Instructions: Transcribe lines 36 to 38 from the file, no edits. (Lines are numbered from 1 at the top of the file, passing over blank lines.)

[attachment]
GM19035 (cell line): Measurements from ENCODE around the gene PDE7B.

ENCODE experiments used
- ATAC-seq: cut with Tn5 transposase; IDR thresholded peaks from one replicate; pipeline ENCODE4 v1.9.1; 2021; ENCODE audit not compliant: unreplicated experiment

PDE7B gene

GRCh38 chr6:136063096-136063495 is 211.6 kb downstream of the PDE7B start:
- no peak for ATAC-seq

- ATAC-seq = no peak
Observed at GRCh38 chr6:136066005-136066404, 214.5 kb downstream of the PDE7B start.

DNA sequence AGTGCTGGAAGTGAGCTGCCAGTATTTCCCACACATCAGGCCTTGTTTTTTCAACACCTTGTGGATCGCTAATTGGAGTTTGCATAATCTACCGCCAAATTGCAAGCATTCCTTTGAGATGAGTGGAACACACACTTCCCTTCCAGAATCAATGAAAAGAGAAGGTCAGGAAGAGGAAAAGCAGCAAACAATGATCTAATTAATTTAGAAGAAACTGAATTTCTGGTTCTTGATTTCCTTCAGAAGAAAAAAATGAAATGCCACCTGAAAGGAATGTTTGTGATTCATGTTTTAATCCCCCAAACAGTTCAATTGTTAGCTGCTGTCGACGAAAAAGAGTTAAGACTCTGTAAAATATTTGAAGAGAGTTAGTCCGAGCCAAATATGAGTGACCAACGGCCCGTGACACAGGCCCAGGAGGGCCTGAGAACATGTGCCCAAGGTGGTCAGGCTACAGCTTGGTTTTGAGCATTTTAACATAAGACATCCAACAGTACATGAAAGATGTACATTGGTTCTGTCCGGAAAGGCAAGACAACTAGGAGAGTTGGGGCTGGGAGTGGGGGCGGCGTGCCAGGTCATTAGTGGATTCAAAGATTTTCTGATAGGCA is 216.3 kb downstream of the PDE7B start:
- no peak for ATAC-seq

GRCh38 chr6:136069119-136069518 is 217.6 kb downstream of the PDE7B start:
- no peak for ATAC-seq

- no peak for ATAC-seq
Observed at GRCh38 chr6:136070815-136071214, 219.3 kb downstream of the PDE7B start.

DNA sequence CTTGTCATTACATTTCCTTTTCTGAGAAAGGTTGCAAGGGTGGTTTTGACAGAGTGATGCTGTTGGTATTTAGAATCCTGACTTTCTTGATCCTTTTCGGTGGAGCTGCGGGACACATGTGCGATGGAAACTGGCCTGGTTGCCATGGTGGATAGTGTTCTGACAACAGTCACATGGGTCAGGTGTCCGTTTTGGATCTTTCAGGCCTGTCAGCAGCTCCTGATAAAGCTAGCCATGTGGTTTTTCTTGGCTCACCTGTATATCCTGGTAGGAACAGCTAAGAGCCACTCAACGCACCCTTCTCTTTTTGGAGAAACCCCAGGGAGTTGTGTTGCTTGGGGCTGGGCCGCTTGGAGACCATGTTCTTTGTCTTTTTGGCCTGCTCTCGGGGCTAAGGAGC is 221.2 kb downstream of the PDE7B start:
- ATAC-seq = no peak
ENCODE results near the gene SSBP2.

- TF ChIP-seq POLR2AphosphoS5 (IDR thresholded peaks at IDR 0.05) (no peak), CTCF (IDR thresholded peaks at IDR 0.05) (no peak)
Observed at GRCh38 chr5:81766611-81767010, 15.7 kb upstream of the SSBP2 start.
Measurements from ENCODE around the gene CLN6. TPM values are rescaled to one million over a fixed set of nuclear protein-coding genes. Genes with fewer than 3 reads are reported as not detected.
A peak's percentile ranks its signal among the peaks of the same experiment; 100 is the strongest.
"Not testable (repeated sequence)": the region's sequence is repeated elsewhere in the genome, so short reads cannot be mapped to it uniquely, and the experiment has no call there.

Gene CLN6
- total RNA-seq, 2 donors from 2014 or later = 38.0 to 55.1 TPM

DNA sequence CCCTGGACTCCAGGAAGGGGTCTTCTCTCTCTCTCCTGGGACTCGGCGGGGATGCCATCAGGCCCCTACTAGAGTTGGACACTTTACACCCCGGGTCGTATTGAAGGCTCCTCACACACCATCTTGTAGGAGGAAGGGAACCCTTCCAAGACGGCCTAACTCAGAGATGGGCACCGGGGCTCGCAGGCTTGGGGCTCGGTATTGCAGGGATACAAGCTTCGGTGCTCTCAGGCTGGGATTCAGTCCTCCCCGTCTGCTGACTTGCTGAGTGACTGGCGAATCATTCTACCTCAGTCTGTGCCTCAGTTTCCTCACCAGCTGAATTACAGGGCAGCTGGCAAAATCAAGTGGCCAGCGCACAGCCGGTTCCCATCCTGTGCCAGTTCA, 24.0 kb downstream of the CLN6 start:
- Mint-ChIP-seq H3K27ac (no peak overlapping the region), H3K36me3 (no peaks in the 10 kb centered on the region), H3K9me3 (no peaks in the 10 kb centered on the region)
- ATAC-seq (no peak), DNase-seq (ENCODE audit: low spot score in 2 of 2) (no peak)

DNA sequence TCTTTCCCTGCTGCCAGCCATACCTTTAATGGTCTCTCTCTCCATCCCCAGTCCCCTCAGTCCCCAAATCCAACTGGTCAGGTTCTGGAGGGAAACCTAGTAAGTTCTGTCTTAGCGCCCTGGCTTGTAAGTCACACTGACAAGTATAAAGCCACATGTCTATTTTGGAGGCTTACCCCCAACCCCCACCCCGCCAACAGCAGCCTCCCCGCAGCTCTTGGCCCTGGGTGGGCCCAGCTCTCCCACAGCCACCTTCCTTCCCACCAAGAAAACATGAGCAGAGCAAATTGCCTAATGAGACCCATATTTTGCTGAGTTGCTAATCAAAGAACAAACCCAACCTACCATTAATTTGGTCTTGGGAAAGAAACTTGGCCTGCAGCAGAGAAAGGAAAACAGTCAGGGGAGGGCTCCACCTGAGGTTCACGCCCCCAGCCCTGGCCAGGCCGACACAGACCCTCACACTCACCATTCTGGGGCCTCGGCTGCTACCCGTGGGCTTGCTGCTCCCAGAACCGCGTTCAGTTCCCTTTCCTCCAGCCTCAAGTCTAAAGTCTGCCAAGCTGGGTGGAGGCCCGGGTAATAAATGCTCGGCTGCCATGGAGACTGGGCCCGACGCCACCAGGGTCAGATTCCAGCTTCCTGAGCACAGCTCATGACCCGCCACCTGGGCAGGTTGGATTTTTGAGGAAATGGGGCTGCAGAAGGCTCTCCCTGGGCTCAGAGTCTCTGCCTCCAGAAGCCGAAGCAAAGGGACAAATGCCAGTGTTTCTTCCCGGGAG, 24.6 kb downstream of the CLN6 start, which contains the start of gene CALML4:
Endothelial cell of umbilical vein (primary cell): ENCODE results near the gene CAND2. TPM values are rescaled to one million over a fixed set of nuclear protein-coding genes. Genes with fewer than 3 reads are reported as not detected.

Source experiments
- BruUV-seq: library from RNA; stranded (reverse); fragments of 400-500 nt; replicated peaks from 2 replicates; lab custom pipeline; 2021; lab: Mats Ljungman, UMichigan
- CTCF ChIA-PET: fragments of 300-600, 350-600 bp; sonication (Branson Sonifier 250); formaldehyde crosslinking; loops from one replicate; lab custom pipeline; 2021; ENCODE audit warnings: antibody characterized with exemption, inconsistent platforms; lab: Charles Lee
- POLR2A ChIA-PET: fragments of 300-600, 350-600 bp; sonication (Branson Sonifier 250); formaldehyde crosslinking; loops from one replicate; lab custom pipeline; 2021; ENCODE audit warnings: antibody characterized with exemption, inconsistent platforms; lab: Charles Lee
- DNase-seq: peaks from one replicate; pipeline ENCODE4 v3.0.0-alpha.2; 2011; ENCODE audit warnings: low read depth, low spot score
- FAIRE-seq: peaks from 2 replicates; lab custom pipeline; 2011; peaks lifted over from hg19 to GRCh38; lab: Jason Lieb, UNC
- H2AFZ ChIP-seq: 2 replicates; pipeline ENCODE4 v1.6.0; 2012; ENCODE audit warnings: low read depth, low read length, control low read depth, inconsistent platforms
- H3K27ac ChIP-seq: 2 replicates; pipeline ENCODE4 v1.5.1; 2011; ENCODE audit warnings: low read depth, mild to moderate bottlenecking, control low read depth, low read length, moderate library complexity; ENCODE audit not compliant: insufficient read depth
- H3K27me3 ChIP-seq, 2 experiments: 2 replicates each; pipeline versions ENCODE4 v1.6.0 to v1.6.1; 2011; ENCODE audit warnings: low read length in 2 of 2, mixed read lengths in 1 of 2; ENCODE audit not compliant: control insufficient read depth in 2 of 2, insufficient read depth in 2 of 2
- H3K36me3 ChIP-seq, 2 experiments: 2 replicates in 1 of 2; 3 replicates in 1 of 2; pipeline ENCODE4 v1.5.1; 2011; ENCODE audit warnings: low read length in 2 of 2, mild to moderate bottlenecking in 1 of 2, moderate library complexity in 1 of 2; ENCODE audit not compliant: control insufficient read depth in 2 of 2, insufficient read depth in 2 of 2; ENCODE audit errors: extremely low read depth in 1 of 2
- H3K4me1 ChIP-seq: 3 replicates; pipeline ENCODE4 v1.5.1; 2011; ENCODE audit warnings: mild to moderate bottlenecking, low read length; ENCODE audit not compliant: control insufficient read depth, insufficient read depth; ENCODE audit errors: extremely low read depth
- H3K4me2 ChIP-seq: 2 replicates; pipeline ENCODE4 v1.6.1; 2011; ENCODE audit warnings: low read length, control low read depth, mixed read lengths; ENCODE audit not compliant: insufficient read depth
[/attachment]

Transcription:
- H2AFZ ChIP-seq: 2 replicates; pipeline ENCODE4 v1.6.0; 2012; ENCODE audit warnings: low read depth, low read length, control low read depth, inconsistent platforms
- H3K27ac ChIP-seq: 2 replicates; pipeline ENCODE4 v1.5.1; 2011; ENCODE audit warnings: low read depth, mild to moderate bottlenecking, control low read depth, low read length, moderate library complexity; ENCODE audit not compliant: insufficient read depth
- H3K27me3 ChIP-seq, 2 experiments: 2 replicates each; pipeline versions ENCODE4 v1.6.0 to v1.6.1; 2011; ENCODE audit warnings: low read length in 2 of 2, mixed read lengths in 1 of 2; ENCODE audit not compliant: control insufficient read depth in 2 of 2, insufficient read depth in 2 of 2